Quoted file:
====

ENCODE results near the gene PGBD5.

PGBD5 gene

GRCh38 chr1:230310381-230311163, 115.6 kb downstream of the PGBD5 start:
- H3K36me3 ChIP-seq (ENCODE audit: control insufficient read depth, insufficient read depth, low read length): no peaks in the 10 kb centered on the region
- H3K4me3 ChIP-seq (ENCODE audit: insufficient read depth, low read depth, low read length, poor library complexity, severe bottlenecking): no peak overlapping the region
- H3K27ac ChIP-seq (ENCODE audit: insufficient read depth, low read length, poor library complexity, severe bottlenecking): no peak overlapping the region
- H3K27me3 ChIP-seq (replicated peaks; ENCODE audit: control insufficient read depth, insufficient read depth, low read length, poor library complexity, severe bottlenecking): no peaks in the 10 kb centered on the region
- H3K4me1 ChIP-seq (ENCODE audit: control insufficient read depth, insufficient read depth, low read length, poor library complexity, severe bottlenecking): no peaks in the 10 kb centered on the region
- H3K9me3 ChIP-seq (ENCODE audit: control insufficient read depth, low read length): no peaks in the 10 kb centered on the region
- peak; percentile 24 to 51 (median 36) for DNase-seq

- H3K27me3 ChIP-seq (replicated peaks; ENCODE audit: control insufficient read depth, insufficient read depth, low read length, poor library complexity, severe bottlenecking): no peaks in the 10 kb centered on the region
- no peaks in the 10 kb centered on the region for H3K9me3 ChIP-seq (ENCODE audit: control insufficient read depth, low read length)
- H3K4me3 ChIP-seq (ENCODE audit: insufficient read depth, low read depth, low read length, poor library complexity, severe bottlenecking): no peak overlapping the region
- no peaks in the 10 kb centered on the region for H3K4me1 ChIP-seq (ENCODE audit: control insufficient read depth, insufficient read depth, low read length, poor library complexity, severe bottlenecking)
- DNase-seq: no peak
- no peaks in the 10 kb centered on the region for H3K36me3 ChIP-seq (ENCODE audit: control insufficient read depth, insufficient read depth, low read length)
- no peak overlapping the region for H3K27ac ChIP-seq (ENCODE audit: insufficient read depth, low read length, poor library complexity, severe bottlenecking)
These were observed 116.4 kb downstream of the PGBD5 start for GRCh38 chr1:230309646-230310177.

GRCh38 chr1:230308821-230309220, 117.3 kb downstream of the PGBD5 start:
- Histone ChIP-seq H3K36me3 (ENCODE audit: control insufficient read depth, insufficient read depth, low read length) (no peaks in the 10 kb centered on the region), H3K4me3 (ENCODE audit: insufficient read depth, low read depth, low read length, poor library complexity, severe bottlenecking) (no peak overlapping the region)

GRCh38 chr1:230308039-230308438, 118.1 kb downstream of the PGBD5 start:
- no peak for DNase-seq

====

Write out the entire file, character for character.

ENCODE results near the gene PGBD5.

PGBD5 gene

GRCh38 chr1:230310381-230311163, 115.6 kb downstream of the PGBD5 start:
- H3K36me3 ChIP-seq (ENCODE audit: control insufficient read depth, insufficient read depth, low read length): no peaks in the 10 kb centered on the region
- H3K4me3 ChIP-seq (ENCODE audit: insufficient read depth, low read depth, low read length, poor library complexity, severe bottlenecking): no peak overlapping the region
- H3K27ac ChIP-seq (ENCODE audit: insufficient read depth, low read length, poor library complexity, severe bottlenecking): no peak overlapping the region
- H3K27me3 ChIP-seq (replicated peaks; ENCODE audit: control insufficient read depth, insufficient read depth, low read length, poor library complexity, severe bottlenecking): no peaks in the 10 kb centered on the region
- H3K4me1 ChIP-seq (ENCODE audit: control insufficient read depth, insufficient read depth, low read length, poor library complexity, severe bottlenecking): no peaks in the 10 kb centered on the region
- H3K9me3 ChIP-seq (ENCODE audit: control insufficient read depth, low read length): no peaks in the 10 kb centered on the region
- peak; percentile 24 to 51 (median 36) for DNase-seq

- H3K27me3 ChIP-seq (replicated peaks; ENCODE audit: control insufficient read depth, insufficient read depth, low read length, poor library complexity, severe bottlenecking): no peaks in the 10 kb centered on the region
- no peaks in the 10 kb centered on the region for H3K9me3 ChIP-seq (ENCODE audit: control insufficient read depth, low read length)
- H3K4me3 ChIP-seq (ENCODE audit: insufficient read depth, low read depth, low read length, poor library complexity, severe bottlenecking): no peak overlapping the region
- no peaks in the 10 kb centered on the region for H3K4me1 ChIP-seq (ENCODE audit: control insufficient read depth, insufficient read depth, low read length, poor library complexity, severe bottlenecking)
- DNase-seq: no peak
- no peaks in the 10 kb centered on the region for H3K36me3 ChIP-seq (ENCODE audit: control insufficient read depth, insufficient read depth, low read length)
- no peak overlapping the region for H3K27ac ChIP-seq (ENCODE audit: insufficient read depth, low read length, poor library complexity, severe bottlenecking)
These were observed 116.4 kb downstream of the PGBD5 start for GRCh38 chr1:230309646-230310177.

GRCh38 chr1:230308821-230309220, 117.3 kb downstream of the PGBD5 start:
- Histone ChIP-seq H3K36me3 (ENCODE audit: control insufficient read depth, insufficient read depth, low read length) (no peaks in the 10 kb centered on the region), H3K4me3 (ENCODE audit: insufficient read depth, low read depth, low read length, poor library complexity, severe bottlenecking) (no peak overlapping the region)

GRCh38 chr1:230308039-230308438, 118.1 kb downstream of the PGBD5 start:
- no peak for DNase-seq